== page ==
Monica Bisbaine loves being a modern girl in the Roaring Twenties. Her job writing a gossip column allows her access to all the local speakeasies in Washington, D.C., where she can dance the night away—and find fodder for her next article. But when the owner of the Capitol Chatter newspaper passes away, Monica wonders what will happen to her job, and the lifestyle she loves.
Max Moore may hold the title of editor-in-chief for evangelist Aimee Semple McPherson’s paper, The Bridal Call, but Aimee calls all the shots. So when Max learns that his great-uncle has passed away, leaving him all his earthly possessions, Max resigns and heads to D.C. Determined to take over the Capitol Chatter, infuse it with his values, and turn it into a respectable paper, Max is soon bumping up against the equally determined Monica Brisbane.
Under Max’s direction, Monica embarks on her most challenging assignment yet: infiltrating and reporting on the Anti-Flirt Society. Though reluctant at first, as Monica meets and mingles with the young women of the club, she begins to question the innocence of her flirtatious lifestyle. And when romance begins to blossom between Max and Monica, she must choose where her loyalties lie: with the young women of the society or the alluring pull of the speakeasy and its inhabitants.
It’s 1923, and America is in the middle of Prohibition. There are still plenty of ways to find a drink and some company, however, and Monica Bisbaine knows where the best places are. She writes a column under the pseudonym of ‘Monkey’ for a tawdry tabloid, but not everyone is a fan. Monica thinks she loves this life, even if she does have to share her boyfriend with his wife. She loves the attention, but is she actually looking for something deeper?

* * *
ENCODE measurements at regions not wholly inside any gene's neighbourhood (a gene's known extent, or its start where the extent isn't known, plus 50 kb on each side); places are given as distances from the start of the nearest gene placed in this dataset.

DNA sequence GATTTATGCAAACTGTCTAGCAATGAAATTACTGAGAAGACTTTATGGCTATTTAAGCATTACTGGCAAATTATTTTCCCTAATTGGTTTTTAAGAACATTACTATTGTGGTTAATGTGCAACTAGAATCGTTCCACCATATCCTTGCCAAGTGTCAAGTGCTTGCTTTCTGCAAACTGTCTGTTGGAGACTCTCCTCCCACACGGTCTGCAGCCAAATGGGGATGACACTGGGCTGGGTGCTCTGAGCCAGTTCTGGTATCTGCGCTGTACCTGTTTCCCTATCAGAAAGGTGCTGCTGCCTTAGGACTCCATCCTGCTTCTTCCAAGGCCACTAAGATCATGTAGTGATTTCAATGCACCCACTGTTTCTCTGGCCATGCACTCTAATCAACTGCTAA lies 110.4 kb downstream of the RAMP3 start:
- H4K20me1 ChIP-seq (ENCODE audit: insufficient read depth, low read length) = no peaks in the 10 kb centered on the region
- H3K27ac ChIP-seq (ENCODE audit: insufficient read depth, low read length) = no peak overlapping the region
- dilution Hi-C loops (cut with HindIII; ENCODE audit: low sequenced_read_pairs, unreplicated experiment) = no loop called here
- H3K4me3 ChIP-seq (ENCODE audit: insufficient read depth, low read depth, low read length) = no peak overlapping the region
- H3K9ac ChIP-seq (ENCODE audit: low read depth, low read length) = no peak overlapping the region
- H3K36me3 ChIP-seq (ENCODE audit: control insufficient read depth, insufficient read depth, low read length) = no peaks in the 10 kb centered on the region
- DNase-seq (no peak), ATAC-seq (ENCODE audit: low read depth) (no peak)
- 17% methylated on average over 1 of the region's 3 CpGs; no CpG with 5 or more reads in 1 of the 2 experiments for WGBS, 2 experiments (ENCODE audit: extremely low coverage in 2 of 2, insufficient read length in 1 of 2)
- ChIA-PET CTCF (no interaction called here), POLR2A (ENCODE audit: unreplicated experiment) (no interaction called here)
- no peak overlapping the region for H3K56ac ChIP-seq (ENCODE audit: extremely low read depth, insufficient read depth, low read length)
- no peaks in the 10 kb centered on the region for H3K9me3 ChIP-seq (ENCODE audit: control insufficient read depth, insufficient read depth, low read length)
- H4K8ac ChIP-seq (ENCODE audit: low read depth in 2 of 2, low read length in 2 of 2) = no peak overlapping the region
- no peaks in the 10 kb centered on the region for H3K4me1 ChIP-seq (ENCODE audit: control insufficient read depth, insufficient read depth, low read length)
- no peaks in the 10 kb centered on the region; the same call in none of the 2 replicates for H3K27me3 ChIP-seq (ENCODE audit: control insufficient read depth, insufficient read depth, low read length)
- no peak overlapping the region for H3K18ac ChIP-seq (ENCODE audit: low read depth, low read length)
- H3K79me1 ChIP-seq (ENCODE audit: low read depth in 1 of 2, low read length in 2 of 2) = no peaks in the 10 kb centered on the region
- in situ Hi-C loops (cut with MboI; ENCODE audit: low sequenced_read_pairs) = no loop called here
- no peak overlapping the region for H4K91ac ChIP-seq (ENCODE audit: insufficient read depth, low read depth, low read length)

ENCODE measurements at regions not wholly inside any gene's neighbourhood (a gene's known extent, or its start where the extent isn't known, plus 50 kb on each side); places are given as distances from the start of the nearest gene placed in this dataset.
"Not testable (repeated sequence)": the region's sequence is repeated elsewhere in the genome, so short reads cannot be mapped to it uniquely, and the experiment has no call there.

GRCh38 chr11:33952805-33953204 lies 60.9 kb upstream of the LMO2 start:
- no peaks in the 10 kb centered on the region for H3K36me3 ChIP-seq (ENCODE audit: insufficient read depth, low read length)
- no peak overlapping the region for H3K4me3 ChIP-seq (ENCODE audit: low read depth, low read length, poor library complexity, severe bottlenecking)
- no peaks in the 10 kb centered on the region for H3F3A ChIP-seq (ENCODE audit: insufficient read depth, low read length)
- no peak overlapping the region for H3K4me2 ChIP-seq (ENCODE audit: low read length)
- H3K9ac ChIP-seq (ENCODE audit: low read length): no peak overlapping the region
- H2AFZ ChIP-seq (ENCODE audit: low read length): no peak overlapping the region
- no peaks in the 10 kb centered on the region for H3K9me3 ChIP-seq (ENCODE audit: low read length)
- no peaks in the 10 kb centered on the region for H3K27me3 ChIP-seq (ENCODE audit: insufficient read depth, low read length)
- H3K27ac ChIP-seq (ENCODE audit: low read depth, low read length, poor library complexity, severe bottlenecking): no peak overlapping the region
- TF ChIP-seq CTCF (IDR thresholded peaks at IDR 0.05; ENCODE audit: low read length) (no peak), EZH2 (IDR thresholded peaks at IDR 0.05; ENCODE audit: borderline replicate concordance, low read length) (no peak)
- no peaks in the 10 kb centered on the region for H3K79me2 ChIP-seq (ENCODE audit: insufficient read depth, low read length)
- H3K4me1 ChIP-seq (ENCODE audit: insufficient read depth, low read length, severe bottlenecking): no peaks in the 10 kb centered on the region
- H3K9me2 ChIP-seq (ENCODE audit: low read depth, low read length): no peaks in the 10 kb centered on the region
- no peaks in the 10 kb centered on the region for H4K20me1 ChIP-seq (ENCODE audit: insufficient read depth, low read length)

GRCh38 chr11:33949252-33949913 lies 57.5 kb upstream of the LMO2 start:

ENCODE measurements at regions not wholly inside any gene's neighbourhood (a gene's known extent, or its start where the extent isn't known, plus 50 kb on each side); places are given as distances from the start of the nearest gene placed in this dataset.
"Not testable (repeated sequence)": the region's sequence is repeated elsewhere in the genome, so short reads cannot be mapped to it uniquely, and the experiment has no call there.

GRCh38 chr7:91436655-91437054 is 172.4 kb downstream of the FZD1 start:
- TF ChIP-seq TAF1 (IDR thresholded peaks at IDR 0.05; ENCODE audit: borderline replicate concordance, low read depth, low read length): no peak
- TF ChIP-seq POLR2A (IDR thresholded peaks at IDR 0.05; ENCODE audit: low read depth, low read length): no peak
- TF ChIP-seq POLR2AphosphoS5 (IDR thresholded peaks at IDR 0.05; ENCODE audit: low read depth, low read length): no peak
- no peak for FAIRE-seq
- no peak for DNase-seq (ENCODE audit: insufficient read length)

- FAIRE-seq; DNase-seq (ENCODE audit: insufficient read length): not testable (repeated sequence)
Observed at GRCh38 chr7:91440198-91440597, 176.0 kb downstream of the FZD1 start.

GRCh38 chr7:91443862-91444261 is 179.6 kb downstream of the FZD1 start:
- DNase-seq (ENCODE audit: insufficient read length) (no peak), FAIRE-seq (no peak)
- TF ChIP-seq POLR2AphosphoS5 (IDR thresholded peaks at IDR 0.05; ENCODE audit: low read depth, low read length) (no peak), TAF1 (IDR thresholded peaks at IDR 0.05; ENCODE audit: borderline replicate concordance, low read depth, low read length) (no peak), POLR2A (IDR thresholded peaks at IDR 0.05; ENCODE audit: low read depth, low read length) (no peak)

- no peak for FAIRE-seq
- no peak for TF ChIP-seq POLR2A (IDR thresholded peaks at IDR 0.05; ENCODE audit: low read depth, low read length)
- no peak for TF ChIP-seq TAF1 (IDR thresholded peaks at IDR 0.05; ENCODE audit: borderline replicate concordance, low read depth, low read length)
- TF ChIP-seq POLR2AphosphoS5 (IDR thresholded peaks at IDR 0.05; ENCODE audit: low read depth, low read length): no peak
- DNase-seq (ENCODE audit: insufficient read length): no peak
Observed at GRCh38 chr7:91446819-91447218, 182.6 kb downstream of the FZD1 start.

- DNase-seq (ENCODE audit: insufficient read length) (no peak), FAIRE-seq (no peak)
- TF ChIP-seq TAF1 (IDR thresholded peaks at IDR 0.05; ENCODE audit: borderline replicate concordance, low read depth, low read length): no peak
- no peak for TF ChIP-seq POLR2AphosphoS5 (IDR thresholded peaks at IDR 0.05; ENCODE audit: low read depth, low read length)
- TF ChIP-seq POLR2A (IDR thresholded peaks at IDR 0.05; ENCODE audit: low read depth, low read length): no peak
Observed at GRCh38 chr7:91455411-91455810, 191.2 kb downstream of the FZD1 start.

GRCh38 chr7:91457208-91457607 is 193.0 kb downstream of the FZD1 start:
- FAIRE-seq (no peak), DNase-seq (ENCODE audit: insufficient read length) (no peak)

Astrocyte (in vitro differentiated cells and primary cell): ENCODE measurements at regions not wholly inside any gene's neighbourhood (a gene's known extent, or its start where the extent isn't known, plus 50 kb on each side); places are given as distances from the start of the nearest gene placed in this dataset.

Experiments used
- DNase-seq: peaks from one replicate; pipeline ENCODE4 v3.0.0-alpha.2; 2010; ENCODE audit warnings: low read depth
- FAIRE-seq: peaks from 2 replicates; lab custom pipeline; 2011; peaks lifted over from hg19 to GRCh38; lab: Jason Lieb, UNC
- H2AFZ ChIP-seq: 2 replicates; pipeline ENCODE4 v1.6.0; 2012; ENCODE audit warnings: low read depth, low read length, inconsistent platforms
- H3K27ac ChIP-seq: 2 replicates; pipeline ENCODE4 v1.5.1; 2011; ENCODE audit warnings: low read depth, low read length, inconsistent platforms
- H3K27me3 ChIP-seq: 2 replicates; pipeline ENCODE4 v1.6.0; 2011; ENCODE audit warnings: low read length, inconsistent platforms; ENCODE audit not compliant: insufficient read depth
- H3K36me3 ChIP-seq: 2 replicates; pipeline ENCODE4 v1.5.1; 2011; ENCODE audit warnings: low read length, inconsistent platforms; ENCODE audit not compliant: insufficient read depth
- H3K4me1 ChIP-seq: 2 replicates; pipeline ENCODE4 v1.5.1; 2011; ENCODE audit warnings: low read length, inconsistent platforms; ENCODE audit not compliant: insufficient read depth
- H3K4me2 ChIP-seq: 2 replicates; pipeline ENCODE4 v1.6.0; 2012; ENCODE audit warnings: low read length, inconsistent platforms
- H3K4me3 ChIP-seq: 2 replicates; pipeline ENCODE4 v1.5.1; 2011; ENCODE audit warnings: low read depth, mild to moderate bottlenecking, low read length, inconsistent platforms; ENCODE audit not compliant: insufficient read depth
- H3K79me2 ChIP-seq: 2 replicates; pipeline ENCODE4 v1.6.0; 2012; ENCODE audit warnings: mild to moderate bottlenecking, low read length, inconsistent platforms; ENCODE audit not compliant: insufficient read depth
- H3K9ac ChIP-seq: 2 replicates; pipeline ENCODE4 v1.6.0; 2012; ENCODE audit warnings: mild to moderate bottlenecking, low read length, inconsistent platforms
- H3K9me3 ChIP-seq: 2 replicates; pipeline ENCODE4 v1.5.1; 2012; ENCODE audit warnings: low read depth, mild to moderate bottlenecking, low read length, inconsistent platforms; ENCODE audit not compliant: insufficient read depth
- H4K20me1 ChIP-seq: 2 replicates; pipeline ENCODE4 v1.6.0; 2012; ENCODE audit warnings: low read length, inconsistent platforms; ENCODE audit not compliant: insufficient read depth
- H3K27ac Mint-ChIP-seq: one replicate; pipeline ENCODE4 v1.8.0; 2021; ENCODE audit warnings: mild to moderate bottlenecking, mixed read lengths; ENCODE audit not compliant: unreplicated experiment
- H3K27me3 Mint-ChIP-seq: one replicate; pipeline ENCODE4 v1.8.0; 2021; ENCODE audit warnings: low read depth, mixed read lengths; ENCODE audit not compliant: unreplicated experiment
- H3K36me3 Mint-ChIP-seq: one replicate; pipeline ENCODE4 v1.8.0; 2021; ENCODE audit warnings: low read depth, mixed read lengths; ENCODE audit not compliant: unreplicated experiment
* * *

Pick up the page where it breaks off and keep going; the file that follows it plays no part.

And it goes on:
Allison Pittman’s previous title, All For a Song, heavily featured the evangelist Aimee Semple McPherson. At first, I presumed McPherson would have an equal role in this book but I’m happy to say she only appears in the beginning and then later mentioned merely in passing. Her character is still unlikeable: Max walks out of his job with her paper because of her need to control everything. Instead, this is a book about lonely people. ‘Monkey’ is a façade behind which Monica can safely hide. Max learns the truth about an uncle he presumed was ‘standoffish.’ My favorite character is Zelda, a Russian immigrant with her own story to tell regarding loneliness and regrets. The only downside to the book is the sudden ending. I felt a couple of plot points were left unresolved and I wondered what happened to the characters after the major event in the novel.
No disclaimer needed as I purchased this book from a Christian bookstore.
Publisher: Tyndale House
Publication Date: 01 October 2013
Page Count: 384